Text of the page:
Introduction to NOUFORS

What's New


Michel M. Deschamps - Director

Personal Sightings

Sightings Archive

Newspaper Archive


UFO Characteristics

UFO Physical Traces

Animal Mutilations

UFO Occupants

Crop Circles

Audio Clips


Majestic 12

and UFOs

Military Officers
and UFOs

Scientists and UFOs

Astronauts and UFOs

Pilots and UFOs

Cops and Saucers

Celebrities and UFOs

Who's Who in

Skeptics and Debunkers

Encyclopedia of Terminology and Abbreviations

Kidz' Korner




The Huntington Herald-Dispatch

Huntington, West Virginia, HERALD-DISPATCH, 11 October 1931, page 1

Mysterious Crash Stirs Valley Folk

Residents of the Ohio valley in the vicinity of Gallipolis had an aerial mystery to puzzle over as they retired last night.

Mr. and Mrs. Robert Henke and Robert McKenzie, all of Gallipolis, reported having seen a dirigible cross the Ohio river near Gallipolis, travel southward over the West Virginia hills, then buckle in the air and burst into flames. They told Dr. Charles E. Holzer they had seen one parachute leave the blimp an instant before it buckled and two others open up just as a flash of flame appeared. Dr. Holzer estimated the point was 10 miles south of Gallipolis, a sparsely settled area.

First reports said it was the Akron but word received from the home port of the giant airship was that it had been berthed safely after a 12-hour flight over the Detroit area.

Dr. Holzer, owner of the Gallipolis airport, said he would send Lieut. Eckford Hodgson, flier from his field, over the area early today. Because of the wild territory in which the crash was reported efforts to further check the reports proved futile last night. All blimps at Akron had been accounted for.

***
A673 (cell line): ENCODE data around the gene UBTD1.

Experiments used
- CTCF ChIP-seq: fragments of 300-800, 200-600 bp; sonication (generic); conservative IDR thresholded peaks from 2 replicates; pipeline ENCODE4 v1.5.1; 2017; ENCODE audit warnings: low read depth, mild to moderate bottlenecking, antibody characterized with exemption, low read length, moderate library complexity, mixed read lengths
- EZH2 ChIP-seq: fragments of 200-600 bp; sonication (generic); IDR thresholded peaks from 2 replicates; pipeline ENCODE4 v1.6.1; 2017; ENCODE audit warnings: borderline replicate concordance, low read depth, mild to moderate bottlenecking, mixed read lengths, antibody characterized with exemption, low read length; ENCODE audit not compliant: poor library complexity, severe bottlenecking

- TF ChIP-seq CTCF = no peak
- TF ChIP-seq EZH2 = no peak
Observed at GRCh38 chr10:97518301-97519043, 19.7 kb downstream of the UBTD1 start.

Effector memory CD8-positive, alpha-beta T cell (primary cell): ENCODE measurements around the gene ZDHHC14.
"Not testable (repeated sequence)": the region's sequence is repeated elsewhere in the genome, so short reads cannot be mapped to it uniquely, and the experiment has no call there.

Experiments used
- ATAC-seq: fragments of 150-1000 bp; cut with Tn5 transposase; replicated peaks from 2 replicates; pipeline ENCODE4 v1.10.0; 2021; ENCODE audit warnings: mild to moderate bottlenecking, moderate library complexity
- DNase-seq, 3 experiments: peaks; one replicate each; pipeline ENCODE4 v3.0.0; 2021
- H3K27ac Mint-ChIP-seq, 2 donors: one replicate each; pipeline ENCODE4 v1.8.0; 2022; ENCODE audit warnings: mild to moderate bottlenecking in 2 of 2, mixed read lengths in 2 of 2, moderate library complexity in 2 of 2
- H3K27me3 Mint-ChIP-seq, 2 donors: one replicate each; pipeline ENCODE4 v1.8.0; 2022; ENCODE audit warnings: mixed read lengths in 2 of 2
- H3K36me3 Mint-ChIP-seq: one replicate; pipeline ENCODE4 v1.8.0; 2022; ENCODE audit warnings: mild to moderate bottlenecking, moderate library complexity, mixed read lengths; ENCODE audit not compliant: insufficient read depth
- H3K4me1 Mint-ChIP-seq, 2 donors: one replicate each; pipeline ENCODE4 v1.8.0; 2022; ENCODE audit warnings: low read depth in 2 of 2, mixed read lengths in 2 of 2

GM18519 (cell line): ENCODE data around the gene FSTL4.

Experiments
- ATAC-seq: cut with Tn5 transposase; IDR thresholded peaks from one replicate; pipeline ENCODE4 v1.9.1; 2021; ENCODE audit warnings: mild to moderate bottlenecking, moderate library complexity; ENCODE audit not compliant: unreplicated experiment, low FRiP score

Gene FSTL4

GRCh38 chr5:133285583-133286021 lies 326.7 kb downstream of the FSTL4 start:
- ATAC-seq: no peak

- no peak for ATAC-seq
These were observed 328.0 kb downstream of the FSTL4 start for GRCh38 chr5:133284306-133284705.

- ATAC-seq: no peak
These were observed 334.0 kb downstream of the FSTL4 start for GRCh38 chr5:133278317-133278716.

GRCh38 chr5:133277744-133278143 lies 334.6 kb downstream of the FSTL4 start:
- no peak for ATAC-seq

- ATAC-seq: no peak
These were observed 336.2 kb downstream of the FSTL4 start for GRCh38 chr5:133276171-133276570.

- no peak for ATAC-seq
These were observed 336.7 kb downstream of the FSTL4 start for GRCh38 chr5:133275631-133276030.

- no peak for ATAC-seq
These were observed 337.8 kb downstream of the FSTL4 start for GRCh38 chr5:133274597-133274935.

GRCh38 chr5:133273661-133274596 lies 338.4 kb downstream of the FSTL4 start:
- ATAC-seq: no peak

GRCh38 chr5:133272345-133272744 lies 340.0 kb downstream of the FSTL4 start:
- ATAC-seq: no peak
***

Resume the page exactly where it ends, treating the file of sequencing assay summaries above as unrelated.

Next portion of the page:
Huntington, West Virginia, HERALD-DISPATCH, 12 October 1931, page 1

MYSTERIES of the deep sea are as old as navigation and have furnished both history and fiction with some of their wierdest stories. But, until recent years, mysteries of the skies were for theologians and metaphysicians. Now the azure realms develop human stories of adventure and occasionally of mystery. Saturday afternoon, according to numerous persons, a dirigible airship floating over the West Virginia hills back of Point Pleasant burned, buckled and fell. So definite were the reports that for 24 hours or more airplanes circled above while groups on foot searched the land for the wreck. Nothing was found. No report of a missing blimp was received. The search was abandoned but puzzled men and women still testify they saw the fire and the crash. There's mystery for you; perhaps it was a phantom blimp?

Huntington, West Virginia, HERALD-DISPATCH, 12 October 1931, page 1


Searching Parties Scour Hills For Big Ship, Reported Fallen


Gallipolis Residents Describes Mishap As Seen From Distance

Mystery last night continued to enshroud the reported buckling and burning of a blimp in the West Virginia mountains near Point Pleasant Saturday afternoon about 2:50 o'clock.

Searching parties on foot and in airplanes yesterday scoured the hills in the vicinity of Gallipolis Ferry, where the object believed to have been a blimp was seen falling, but their efforts were unavailing. Nothing was found to indicate a mishap.

Official search for the ship was abandoned last night by the various parties.